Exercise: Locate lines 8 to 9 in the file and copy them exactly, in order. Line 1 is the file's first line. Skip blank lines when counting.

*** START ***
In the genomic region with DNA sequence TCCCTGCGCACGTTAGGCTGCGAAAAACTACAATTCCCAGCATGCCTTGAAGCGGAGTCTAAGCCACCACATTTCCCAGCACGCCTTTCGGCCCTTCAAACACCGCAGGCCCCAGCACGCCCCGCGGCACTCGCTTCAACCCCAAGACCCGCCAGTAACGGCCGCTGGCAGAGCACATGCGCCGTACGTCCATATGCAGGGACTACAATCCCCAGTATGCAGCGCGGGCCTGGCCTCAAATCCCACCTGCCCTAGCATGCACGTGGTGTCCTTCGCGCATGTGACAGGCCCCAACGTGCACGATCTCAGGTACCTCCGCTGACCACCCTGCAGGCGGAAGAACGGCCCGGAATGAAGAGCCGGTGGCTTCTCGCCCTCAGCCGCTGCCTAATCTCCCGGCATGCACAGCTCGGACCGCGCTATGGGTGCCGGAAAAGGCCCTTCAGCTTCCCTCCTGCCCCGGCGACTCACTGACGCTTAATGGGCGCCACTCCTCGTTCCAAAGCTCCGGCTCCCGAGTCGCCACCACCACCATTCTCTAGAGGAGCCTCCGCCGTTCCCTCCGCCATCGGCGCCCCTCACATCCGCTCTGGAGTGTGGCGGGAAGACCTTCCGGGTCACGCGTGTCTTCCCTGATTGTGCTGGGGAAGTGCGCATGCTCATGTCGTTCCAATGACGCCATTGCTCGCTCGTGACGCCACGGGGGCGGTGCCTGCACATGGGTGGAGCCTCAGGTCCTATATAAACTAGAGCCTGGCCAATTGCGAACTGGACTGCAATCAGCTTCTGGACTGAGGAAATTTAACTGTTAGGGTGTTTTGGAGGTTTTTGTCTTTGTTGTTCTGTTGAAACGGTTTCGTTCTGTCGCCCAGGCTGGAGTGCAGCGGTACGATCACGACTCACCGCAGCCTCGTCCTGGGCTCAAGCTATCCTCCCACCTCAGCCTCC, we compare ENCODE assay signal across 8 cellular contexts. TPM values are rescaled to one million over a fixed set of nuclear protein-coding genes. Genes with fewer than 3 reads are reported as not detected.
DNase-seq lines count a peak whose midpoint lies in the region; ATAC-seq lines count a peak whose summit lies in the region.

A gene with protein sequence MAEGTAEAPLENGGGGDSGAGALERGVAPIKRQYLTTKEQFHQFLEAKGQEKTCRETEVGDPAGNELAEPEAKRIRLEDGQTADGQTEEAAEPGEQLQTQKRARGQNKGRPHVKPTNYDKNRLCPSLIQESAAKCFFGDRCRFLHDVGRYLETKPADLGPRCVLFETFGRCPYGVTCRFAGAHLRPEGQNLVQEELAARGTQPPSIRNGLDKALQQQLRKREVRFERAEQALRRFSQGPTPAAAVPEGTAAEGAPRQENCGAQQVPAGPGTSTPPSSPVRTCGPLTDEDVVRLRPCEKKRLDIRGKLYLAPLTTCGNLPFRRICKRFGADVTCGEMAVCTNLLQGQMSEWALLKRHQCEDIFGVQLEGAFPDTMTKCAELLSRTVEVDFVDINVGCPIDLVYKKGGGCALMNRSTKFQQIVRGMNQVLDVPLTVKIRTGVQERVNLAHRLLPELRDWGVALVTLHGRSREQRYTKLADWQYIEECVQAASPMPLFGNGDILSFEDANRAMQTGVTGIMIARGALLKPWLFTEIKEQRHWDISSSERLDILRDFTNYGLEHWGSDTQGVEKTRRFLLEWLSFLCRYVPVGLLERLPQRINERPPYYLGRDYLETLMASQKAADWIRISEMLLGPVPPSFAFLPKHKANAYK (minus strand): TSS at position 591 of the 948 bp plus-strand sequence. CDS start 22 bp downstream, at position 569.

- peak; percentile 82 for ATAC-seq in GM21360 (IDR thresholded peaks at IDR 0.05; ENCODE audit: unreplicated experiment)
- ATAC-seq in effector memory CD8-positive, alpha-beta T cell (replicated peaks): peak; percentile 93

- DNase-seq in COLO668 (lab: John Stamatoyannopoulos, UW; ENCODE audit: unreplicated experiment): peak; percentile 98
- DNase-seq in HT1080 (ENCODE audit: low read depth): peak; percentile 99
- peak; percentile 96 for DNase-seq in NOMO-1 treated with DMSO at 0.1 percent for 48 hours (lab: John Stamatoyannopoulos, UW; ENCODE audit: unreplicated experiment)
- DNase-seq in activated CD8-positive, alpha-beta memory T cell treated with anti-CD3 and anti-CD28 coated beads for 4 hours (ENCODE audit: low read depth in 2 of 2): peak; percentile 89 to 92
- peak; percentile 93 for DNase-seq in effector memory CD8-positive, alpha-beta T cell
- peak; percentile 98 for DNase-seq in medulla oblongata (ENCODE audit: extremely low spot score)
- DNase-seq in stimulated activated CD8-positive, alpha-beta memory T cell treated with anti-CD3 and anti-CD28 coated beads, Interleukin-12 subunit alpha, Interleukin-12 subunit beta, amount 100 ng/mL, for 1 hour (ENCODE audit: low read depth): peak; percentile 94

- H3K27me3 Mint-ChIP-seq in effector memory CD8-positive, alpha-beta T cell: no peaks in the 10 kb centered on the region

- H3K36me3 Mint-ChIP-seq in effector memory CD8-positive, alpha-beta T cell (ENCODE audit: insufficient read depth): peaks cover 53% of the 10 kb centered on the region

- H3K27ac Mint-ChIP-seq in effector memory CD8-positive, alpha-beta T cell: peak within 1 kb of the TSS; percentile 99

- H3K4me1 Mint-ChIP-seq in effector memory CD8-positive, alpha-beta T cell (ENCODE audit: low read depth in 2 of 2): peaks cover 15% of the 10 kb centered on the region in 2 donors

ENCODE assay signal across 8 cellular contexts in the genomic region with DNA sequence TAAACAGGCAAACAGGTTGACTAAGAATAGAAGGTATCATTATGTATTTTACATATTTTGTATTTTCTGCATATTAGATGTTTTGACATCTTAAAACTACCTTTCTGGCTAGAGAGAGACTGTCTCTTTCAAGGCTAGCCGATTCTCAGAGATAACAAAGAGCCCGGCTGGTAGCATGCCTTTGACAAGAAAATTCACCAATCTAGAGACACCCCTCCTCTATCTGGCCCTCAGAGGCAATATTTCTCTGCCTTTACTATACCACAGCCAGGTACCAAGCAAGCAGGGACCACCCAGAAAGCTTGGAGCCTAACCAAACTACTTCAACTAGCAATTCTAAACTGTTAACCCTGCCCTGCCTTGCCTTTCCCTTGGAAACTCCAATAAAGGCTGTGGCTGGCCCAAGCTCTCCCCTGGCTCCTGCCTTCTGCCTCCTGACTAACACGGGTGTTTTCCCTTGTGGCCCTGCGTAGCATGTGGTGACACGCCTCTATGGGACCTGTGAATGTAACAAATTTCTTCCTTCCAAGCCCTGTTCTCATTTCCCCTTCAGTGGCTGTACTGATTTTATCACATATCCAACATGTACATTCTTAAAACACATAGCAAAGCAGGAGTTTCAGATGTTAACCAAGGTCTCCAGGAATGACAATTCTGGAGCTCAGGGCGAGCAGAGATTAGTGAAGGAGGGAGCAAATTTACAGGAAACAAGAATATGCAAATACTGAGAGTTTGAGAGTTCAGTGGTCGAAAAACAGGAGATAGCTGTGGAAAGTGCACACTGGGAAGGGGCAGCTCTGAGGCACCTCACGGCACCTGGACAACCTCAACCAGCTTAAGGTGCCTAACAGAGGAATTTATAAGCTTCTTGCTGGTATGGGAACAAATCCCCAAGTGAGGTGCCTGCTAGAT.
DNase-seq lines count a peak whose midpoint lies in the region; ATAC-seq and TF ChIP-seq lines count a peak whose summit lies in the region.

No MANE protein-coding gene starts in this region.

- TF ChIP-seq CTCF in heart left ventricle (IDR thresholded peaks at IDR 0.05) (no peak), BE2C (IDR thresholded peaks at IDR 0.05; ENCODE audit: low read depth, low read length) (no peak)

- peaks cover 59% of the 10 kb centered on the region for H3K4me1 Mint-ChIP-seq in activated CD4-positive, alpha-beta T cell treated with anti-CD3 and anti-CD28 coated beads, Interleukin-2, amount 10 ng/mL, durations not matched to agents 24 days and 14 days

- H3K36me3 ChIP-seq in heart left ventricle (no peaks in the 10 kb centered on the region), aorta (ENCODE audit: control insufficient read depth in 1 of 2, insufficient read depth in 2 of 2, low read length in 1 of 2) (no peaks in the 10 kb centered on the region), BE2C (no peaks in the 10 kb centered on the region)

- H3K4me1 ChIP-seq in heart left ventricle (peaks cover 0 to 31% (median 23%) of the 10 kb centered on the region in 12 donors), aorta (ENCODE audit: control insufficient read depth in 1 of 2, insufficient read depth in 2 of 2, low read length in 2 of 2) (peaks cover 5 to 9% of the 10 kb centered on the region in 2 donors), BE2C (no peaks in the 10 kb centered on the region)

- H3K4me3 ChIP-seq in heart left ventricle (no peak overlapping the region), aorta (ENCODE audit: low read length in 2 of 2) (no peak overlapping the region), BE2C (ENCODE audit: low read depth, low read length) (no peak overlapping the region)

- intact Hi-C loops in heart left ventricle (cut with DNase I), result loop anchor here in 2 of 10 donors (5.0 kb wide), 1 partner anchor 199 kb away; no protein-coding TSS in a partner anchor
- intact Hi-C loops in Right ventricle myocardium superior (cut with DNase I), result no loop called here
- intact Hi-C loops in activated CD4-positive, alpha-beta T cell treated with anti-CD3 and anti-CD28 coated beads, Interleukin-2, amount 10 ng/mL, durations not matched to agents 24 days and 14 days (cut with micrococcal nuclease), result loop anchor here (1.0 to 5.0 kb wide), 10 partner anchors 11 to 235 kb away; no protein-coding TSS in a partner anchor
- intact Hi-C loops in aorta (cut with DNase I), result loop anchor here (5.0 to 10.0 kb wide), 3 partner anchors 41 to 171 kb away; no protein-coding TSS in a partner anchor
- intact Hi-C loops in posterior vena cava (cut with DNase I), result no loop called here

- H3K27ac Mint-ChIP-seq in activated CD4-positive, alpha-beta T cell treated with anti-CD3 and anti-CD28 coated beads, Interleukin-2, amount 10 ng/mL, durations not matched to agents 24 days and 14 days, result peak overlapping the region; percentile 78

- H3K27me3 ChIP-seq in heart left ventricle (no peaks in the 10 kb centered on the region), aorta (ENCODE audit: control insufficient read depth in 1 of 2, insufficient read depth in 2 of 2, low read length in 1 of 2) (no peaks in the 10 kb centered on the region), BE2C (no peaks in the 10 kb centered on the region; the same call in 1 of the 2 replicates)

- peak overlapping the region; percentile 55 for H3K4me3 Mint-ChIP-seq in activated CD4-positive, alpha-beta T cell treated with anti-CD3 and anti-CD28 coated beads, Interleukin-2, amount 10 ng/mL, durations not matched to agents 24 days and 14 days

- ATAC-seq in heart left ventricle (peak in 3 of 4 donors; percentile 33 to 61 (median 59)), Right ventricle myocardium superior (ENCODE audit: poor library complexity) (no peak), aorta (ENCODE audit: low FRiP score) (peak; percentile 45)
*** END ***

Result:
- peak; percentile 96 for DNase-seq in NOMO-1 treated with DMSO at 0.1 percent for 48 hours (lab: John Stamatoyannopoulos, UW; ENCODE audit: unreplicated experiment)
- DNase-seq in activated CD8-positive, alpha-beta memory T cell treated with anti-CD3 and anti-CD28 coated beads for 4 hours (ENCODE audit: low read depth in 2 of 2): peak; percentile 89 to 92